C O O P E R A T I V E R E S E A R C H P R O G R A M S CRP STAFF FOR ACRP RESEARCH REPORT 183 Christopher J. Hedges, Director, Cooperative Research Programs Lori L. Sundstrom, Deputy Director, Cooperative Research Programs Michael R. Salamone, Manager, Airport Cooperative Research Program Marci A. Greenberger, Senior Program Officer Brittany Summerlin-Azeez, Program Coordinator Eileen P. Delaney, Director of Publications Natalie Barnes, Associate Director of Publications Margaret B. Hagood, Editor ACRP PROJECT 02-66 PANEL Field of Environment Tom Duncan, Florida DOT, Tallahassee, FL (Chair) David Alberts, RS&H, Inc., Jacksonville, FL Fin B. Bonset, C.M., Vanasse Hangen Brustlin, Orlando, FL Janice D. Houston, National Aeronautics and Space Administration, Boulder, CO Max K. Kiesling, Ricondo & Associates, Irving, TX Dongwook Lim, Georgia Institute of Technology, Atlanta, GA James B. Byers III, FAA Liaison Natalia Sizov, FAA Liaison Christine Gerencher, TRB Liaison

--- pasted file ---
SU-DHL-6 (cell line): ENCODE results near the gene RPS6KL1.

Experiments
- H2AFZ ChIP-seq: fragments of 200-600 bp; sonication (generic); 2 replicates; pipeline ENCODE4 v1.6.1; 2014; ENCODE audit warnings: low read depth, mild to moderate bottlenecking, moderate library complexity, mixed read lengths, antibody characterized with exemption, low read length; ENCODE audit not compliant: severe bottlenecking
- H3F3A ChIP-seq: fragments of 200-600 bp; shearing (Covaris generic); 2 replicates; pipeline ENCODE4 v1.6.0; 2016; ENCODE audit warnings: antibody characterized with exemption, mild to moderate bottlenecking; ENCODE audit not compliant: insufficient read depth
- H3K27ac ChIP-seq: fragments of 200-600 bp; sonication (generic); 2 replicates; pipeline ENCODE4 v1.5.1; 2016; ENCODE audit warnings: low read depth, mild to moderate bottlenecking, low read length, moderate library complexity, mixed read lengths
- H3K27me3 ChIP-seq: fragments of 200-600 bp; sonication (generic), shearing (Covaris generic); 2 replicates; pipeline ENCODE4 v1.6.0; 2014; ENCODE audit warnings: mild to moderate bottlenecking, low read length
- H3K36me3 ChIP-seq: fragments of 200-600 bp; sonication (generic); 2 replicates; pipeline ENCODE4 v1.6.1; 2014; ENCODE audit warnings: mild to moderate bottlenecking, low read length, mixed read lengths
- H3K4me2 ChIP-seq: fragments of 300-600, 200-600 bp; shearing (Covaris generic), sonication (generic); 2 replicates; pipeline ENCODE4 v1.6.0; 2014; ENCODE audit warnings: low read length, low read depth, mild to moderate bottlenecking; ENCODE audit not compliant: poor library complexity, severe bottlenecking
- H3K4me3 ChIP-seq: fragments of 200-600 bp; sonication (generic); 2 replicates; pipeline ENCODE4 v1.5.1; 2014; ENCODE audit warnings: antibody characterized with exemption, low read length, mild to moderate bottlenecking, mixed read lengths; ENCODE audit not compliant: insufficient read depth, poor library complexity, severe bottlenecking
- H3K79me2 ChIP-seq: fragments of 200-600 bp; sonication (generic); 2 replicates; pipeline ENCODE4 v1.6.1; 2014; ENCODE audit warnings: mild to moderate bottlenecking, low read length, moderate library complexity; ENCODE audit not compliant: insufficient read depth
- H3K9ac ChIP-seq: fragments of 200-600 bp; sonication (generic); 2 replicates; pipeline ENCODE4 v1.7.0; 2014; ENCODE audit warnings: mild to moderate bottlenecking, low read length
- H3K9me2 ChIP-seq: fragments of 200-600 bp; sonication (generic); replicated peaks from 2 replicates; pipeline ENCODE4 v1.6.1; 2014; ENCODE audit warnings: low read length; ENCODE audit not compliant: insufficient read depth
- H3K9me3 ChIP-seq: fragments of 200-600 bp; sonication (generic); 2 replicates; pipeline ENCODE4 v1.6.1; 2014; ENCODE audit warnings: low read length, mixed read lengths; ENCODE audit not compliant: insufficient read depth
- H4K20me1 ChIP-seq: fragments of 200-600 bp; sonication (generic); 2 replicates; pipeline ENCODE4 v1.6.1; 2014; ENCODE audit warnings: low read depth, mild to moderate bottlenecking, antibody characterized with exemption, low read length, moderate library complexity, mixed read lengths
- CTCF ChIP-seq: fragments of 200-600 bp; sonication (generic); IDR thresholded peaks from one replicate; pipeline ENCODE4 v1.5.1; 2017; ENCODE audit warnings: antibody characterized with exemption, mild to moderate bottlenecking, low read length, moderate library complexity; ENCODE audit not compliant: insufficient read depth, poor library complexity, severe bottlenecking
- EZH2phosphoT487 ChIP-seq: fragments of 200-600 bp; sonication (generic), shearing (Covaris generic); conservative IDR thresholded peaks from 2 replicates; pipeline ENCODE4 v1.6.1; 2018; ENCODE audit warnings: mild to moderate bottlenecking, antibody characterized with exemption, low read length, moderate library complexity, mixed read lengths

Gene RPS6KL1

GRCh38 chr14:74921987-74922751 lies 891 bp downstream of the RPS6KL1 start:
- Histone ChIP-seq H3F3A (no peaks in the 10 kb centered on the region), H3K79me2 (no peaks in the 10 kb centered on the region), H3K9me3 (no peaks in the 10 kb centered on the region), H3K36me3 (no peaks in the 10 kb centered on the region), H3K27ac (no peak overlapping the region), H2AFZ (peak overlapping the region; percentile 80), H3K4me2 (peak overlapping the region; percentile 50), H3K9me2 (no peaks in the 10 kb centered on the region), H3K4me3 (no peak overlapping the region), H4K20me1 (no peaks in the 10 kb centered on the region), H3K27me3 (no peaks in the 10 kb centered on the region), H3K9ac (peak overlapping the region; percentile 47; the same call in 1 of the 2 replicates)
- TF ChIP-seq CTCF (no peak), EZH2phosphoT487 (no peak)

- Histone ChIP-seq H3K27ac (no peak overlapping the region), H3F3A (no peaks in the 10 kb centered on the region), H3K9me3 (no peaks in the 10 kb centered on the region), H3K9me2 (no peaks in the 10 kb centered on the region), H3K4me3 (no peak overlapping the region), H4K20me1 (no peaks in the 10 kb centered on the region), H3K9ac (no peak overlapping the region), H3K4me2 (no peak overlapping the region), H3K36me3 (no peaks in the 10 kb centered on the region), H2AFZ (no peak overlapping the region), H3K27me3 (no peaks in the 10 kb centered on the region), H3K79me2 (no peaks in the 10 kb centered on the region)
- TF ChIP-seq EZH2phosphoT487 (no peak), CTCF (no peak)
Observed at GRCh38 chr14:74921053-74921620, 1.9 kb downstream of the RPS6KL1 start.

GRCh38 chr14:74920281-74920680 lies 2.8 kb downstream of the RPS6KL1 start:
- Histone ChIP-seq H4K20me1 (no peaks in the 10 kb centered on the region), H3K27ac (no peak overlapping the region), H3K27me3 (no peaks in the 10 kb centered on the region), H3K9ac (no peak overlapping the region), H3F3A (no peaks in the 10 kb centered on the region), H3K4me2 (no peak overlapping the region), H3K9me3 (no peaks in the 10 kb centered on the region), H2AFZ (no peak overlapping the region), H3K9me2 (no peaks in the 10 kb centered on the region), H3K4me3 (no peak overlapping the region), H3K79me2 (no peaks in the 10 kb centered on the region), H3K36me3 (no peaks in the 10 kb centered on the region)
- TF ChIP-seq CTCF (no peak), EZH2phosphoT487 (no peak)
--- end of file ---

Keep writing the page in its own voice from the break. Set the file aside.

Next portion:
Commercial space launch vehicle activities are expected to continue to increase. As they begin testing and become operational, many noise issues as well as the effects from sonic booms will need to be evaluated. The Aviation Environmental Design Tool (AEDT) is designed to evaluate the effects of noise and emissions from aircraft, but doesnât have the ability to predict noise and sonic boom effects from commercial space operations. Two tools were developed in this project to predict noise and sonic boom to be used in the noise modeling evaluation process. RUMBLE 2.0 predicts rocket noise, and PCBoom4 was modified to predict sonic boom from commercial space operations. ACRP Research Report 183 is the userâs guide for each tool, and ACRP Web-Only Document 33: Commercial Space Operations Noise and Sonic Boom Modeling and Analysis is the contractorâs final report on the methodology and develop- ment of these tools. The impacts from commercial space operations are dependent on variables such as the number of operations, the launch pad configuration, and the type of launch vehicle. While those are just some of the factors, no data on the noise parameters of launch vehicles nor a method developed that can be used with AEDT for environmental analysis has been compiled. Wyle Laboratories, as part of ACRP Project 02-66, was selected to develop two models that can be integrated with AEDT to evaluate rocket noise and sonic boom. The models are based on a database that compiles information on the vehicles and engine/motors used. The models userâs guide is recommended before or while using either model. For information on how the methodologies were developed for the tools, please refer to ACRP Web-Only Document 33: Commercial Space Operations Noise and Sonic Boom Modeling and Analysis. The software for PCBoom and RUMBLE can be found on the TRB website by searching for ACRP Research Report 183. F O R E W O R D By Marci A. Greenberger Staff Officer Transportation Research Board